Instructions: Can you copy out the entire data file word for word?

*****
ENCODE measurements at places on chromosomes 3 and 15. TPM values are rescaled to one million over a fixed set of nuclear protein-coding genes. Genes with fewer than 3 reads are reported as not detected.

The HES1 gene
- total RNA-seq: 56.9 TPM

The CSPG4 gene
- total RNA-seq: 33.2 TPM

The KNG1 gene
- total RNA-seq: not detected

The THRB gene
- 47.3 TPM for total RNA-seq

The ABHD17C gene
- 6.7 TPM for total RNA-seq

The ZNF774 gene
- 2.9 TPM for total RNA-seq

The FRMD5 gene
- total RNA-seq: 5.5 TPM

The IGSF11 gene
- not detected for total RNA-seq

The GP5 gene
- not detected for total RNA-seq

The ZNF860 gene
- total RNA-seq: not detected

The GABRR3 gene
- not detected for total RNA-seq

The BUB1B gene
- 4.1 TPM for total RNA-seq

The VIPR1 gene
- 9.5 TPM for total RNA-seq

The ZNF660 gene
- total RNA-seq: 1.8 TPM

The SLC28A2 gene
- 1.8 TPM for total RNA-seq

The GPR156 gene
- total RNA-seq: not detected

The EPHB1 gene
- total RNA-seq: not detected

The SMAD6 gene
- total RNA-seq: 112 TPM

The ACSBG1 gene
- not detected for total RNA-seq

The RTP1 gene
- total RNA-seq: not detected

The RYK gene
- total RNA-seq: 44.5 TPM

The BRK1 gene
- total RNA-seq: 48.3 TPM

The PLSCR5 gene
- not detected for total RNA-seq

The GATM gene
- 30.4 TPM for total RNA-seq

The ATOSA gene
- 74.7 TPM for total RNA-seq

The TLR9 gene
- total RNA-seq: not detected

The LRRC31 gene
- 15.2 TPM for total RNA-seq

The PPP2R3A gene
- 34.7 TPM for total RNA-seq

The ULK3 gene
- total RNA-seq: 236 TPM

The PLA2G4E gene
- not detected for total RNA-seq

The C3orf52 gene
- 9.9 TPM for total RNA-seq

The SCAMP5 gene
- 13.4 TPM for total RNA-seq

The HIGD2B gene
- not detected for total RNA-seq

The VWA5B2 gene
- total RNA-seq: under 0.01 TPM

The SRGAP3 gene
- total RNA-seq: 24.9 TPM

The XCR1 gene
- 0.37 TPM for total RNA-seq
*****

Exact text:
ENCODE measurements at places on chromosomes 3 and 15. TPM values are rescaled to one million over a fixed set of nuclear protein-coding genes. Genes with fewer than 3 reads are reported as not detected.

The HES1 gene
- total RNA-seq: 56.9 TPM

The CSPG4 gene
- total RNA-seq: 33.2 TPM

The KNG1 gene
- total RNA-seq: not detected

The THRB gene
- 47.3 TPM for total RNA-seq

The ABHD17C gene
- 6.7 TPM for total RNA-seq

The ZNF774 gene
- 2.9 TPM for total RNA-seq

The FRMD5 gene
- total RNA-seq: 5.5 TPM

The IGSF11 gene
- not detected for total RNA-seq

The GP5 gene
- not detected for total RNA-seq

The ZNF860 gene
- total RNA-seq: not detected

The GABRR3 gene
- not detected for total RNA-seq

The BUB1B gene
- 4.1 TPM for total RNA-seq

The VIPR1 gene
- 9.5 TPM for total RNA-seq

The ZNF660 gene
- total RNA-seq: 1.8 TPM

The SLC28A2 gene
- 1.8 TPM for total RNA-seq

The GPR156 gene
- total RNA-seq: not detected

The EPHB1 gene
- total RNA-seq: not detected

The SMAD6 gene
- total RNA-seq: 112 TPM

The ACSBG1 gene
- not detected for total RNA-seq

The RTP1 gene
- total RNA-seq: not detected

The RYK gene
- total RNA-seq: 44.5 TPM

The BRK1 gene
- total RNA-seq: 48.3 TPM

The PLSCR5 gene
- not detected for total RNA-seq

The GATM gene
- 30.4 TPM for total RNA-seq

The ATOSA gene
- 74.7 TPM for total RNA-seq

The TLR9 gene
- total RNA-seq: not detected

The LRRC31 gene
- 15.2 TPM for total RNA-seq

The PPP2R3A gene
- 34.7 TPM for total RNA-seq

The ULK3 gene
- total RNA-seq: 236 TPM

The PLA2G4E gene
- not detected for total RNA-seq

The C3orf52 gene
- 9.9 TPM for total RNA-seq

The SCAMP5 gene
- 13.4 TPM for total RNA-seq

The HIGD2B gene
- not detected for total RNA-seq

The VWA5B2 gene
- total RNA-seq: under 0.01 TPM

The SRGAP3 gene
- total RNA-seq: 24.9 TPM

The XCR1 gene
- 0.37 TPM for total RNA-seq